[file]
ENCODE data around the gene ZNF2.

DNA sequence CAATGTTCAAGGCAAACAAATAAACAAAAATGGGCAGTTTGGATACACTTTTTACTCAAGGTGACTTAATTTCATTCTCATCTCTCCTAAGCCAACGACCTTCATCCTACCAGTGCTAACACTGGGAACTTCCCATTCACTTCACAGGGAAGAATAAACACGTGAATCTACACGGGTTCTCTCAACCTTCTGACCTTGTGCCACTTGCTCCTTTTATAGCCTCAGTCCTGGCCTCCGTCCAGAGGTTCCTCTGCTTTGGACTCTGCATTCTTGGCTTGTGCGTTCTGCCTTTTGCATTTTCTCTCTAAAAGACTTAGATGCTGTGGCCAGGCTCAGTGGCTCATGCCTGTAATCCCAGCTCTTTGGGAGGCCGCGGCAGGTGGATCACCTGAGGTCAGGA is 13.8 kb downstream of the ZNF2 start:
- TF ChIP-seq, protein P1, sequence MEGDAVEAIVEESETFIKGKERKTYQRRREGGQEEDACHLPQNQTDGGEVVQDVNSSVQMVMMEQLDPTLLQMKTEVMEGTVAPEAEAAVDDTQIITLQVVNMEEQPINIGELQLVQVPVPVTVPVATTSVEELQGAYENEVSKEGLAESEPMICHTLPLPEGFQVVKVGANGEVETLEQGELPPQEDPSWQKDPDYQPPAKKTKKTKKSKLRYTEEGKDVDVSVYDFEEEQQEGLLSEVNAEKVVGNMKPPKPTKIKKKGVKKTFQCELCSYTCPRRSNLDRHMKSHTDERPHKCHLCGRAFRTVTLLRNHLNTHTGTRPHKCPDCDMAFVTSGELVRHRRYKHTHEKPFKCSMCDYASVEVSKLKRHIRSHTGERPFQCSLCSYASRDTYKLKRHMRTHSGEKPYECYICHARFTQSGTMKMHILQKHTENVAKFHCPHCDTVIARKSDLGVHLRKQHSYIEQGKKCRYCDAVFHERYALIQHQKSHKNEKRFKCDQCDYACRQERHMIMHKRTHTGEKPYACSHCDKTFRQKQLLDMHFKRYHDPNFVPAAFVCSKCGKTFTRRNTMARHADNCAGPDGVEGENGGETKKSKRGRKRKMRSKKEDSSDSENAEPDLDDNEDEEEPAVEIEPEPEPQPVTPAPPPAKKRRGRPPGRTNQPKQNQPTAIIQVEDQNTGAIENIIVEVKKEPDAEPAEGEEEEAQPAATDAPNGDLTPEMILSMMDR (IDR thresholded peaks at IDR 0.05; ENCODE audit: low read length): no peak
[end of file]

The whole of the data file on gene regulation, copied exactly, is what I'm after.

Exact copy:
ENCODE data around the gene ZNF2.

DNA sequence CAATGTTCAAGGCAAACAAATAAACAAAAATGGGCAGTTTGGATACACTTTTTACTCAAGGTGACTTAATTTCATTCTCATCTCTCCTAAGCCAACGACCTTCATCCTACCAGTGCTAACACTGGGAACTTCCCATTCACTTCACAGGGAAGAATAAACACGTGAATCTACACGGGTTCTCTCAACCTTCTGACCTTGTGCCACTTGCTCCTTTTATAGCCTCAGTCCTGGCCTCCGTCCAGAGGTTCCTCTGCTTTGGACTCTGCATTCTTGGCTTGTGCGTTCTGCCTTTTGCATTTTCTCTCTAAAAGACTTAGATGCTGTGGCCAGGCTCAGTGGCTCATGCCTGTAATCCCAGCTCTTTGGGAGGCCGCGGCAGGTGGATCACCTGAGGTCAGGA is 13.8 kb downstream of the ZNF2 start:
- TF ChIP-seq, protein P1, sequence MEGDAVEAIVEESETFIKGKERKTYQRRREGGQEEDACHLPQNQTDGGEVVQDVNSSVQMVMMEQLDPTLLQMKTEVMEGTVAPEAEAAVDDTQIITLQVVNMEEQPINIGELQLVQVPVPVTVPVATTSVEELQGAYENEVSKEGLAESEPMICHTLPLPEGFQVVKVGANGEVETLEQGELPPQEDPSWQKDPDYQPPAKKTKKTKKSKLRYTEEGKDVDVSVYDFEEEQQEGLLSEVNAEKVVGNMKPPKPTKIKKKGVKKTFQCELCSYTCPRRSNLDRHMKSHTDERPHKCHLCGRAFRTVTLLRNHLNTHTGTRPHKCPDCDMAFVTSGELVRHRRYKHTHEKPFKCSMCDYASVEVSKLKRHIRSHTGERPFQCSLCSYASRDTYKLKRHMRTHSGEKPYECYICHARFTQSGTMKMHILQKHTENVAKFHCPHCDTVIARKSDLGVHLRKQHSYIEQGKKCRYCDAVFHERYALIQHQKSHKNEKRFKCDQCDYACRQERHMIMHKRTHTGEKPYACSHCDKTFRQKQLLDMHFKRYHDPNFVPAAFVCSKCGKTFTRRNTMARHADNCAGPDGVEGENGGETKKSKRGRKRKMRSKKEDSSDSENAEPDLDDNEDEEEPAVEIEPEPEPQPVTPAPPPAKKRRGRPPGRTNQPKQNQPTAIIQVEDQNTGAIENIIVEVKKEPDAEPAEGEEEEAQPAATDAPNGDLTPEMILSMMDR (IDR thresholded peaks at IDR 0.05; ENCODE audit: low read length): no peak